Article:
Tiny Histories Series
#18 -Wood, Paper, 2006
#36 -Wood, Enamel, Acrylic, Mortar, 2008
#54 - Wood, Acrylic, Joint Compound, 2009
#59 -Wood, Enamel, Varnish, Acrylic, 2010
#67 -Wood, Mortar, Acrylic, Tape, Nail, 2010
#69 -Wood, Clay, Acrylic, Enamel, 2010
#70 -Wood, Varnish, Acrylic, Joint Compound, 2006-10
Nothing has changed - everything has changed.
The birth of my son and having a family is one of those before and after moments; the patterns of your life are irrevocably changed. Your time becomes squeezed, your social life changes, and your inner world changes. The most immediate change is the loss of time that is your own, babies and small children are all consuming in their demands, only small pockets of time remain for yourself.
My time for my own work went from full eight hour days to periods of 30 minutes to a couple of hours a day, with these pockets subject to interruption at any time (mostly because these pockets were the result of nap times which have unpredictable lengths). I adjusted my working methods, I created processes that carried on while I was not present, and adjusted my time so that drying times, gluing times, and the times for molds setting up were all happening while I was not present. I got almost as much done but in a more direct fashion with seemingly less of me involved and more with materials being allowed to do what they do.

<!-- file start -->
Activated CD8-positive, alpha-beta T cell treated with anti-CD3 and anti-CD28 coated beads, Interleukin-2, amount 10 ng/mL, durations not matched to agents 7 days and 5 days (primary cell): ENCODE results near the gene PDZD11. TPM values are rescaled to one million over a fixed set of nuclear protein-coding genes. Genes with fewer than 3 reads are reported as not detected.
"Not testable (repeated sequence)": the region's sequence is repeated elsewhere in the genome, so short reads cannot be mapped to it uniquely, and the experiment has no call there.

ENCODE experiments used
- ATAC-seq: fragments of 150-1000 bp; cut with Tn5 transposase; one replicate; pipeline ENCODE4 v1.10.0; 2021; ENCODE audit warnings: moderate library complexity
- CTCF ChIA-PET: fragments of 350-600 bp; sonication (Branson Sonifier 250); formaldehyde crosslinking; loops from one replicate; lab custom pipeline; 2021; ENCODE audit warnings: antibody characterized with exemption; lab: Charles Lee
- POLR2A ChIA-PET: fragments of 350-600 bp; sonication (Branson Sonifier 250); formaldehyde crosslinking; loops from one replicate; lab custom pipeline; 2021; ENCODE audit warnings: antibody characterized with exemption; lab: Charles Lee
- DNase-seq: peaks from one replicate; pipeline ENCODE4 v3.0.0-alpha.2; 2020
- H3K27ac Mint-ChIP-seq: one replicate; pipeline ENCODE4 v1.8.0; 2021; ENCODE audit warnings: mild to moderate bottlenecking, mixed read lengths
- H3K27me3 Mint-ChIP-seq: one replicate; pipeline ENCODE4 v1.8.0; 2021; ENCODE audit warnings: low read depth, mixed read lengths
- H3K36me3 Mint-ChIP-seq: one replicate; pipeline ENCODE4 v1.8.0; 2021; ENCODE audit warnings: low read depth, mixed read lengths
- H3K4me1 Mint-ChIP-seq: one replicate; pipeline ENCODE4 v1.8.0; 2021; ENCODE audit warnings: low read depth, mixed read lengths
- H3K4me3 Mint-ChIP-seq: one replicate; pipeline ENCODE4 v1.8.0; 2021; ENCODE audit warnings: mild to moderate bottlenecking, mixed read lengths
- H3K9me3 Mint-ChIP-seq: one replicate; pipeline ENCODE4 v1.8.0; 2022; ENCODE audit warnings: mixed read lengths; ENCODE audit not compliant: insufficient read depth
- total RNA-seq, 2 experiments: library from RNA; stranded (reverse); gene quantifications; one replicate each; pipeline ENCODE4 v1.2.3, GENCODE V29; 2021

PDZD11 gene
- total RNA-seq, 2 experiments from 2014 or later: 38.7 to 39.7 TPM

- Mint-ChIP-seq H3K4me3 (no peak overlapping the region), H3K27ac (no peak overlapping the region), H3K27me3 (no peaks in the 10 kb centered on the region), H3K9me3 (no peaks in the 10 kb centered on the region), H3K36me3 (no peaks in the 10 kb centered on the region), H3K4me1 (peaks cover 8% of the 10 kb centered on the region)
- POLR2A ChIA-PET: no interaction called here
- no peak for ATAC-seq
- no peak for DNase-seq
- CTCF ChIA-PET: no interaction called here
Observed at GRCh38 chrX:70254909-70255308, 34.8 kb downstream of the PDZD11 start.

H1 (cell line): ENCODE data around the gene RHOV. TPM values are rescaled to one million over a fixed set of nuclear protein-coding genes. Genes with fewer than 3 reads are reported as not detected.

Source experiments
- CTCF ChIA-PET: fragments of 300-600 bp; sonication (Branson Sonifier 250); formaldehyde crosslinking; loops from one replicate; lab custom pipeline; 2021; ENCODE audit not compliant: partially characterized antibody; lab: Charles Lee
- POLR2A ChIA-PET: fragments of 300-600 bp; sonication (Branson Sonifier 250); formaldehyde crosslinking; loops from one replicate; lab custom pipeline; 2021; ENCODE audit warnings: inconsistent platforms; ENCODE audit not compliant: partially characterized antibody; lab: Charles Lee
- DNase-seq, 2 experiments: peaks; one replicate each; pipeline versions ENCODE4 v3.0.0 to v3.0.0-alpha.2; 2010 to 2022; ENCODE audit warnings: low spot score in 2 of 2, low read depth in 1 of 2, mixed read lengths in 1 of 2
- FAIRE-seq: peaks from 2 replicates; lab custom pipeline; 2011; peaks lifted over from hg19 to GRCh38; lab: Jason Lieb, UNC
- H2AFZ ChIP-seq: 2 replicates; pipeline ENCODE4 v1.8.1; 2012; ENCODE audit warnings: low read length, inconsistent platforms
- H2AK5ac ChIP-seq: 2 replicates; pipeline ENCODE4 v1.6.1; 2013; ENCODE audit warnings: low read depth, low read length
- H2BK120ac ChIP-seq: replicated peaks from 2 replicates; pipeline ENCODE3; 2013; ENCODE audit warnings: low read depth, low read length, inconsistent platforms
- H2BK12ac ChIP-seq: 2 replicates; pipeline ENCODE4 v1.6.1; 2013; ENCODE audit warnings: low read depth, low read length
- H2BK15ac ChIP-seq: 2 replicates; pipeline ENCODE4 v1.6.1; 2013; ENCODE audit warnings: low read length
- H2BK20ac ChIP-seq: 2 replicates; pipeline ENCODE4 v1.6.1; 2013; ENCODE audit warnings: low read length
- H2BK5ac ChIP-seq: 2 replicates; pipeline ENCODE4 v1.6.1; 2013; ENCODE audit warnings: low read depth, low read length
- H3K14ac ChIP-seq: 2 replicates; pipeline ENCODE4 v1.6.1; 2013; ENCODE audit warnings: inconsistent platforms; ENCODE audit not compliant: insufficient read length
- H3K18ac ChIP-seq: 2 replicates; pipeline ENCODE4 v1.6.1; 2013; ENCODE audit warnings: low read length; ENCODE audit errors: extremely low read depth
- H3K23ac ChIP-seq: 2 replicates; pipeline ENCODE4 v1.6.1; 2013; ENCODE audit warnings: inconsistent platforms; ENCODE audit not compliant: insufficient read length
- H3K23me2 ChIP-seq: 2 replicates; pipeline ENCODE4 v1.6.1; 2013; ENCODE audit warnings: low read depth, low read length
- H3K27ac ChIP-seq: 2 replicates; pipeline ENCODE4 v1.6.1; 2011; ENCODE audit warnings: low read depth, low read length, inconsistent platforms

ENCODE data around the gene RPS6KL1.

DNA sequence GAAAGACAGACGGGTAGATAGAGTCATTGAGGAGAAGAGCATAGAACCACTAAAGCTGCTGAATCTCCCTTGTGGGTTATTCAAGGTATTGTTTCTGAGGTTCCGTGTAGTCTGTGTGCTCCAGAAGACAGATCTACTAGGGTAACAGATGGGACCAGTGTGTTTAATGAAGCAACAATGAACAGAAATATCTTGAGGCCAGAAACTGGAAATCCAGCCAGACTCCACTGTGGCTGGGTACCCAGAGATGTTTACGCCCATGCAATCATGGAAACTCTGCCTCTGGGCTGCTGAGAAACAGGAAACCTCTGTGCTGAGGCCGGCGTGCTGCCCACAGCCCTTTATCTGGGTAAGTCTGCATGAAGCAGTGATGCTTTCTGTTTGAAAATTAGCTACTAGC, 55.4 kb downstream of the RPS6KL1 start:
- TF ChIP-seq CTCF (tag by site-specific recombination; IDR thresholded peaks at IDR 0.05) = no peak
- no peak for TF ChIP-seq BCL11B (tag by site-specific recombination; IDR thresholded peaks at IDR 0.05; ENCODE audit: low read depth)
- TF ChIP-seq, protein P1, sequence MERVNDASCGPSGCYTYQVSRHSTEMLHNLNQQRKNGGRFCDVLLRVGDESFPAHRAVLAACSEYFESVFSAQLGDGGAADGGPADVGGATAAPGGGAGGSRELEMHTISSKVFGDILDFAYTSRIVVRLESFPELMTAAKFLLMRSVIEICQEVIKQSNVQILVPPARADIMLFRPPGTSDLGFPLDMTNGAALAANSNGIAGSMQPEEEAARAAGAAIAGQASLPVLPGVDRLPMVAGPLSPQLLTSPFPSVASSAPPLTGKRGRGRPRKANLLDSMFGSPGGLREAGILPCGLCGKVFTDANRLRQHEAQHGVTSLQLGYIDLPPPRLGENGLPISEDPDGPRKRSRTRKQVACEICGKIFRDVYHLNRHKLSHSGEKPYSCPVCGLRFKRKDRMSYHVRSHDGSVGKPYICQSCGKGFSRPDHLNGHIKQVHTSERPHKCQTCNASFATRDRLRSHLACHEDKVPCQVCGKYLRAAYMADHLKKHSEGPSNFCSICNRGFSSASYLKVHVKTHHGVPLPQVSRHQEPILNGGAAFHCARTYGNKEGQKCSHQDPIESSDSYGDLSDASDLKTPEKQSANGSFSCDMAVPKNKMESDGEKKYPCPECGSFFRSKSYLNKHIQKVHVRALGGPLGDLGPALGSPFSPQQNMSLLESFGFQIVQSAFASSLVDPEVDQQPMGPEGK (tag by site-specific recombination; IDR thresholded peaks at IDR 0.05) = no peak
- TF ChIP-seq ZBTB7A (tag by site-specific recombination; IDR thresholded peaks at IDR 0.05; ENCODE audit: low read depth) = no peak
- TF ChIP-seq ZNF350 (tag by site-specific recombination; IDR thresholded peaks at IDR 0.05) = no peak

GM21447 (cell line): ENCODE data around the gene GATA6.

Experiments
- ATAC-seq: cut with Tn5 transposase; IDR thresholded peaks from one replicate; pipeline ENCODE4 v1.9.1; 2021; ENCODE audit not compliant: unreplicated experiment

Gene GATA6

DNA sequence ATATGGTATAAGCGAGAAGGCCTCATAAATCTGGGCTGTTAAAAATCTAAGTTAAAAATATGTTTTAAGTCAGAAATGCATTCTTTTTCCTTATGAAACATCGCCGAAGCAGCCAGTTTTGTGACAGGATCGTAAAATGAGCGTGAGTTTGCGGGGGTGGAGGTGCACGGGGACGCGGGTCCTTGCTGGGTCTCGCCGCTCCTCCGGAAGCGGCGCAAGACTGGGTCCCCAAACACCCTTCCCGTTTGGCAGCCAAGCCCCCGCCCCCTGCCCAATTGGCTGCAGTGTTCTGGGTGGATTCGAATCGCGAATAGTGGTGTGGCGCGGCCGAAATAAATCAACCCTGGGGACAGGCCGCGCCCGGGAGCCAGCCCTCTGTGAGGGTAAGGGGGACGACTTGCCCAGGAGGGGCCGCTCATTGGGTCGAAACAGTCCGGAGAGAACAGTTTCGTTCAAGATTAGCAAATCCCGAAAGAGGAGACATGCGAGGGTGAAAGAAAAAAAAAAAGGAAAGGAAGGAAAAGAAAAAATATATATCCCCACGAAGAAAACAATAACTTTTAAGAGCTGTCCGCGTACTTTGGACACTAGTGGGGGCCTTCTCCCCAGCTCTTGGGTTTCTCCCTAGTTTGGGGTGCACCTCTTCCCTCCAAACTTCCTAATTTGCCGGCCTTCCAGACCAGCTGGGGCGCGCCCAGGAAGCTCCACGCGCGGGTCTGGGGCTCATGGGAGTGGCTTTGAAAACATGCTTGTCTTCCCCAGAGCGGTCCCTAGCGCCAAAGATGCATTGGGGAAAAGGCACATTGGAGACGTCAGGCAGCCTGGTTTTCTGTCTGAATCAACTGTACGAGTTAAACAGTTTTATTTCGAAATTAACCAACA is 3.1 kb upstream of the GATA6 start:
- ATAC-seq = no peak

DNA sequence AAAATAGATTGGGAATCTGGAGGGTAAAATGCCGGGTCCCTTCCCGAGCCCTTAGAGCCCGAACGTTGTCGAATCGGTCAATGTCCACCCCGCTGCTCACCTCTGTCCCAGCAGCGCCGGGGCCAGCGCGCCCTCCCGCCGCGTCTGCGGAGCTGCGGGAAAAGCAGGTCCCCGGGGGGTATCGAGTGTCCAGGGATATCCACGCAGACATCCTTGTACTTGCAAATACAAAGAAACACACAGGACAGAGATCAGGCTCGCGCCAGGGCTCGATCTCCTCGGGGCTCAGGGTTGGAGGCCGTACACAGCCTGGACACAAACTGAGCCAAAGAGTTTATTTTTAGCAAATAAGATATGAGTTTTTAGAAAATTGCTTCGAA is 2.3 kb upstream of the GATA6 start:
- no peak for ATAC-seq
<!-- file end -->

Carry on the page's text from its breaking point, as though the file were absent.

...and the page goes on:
My time spent on intellectual pursuits, reading, and writing was shortened. My studio time was about direct action, just do it!
Despite all this change, however, the core of what I want my art to be about and the issues it deals with have not changed much. All that’s changed is my approach.